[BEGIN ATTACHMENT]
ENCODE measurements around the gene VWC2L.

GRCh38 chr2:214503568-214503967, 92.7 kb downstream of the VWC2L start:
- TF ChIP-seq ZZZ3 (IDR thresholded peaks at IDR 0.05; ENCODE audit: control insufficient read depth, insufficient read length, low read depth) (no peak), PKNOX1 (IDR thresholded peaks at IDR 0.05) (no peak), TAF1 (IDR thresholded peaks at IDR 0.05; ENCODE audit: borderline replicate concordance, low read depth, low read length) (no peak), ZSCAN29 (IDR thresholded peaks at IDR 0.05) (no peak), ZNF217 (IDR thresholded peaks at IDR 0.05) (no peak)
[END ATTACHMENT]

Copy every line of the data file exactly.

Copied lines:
ENCODE measurements around the gene VWC2L.

GRCh38 chr2:214503568-214503967, 92.7 kb downstream of the VWC2L start:
- TF ChIP-seq ZZZ3 (IDR thresholded peaks at IDR 0.05; ENCODE audit: control insufficient read depth, insufficient read length, low read depth) (no peak), PKNOX1 (IDR thresholded peaks at IDR 0.05) (no peak), TAF1 (IDR thresholded peaks at IDR 0.05; ENCODE audit: borderline replicate concordance, low read depth, low read length) (no peak), ZSCAN29 (IDR thresholded peaks at IDR 0.05) (no peak), ZNF217 (IDR thresholded peaks at IDR 0.05) (no peak)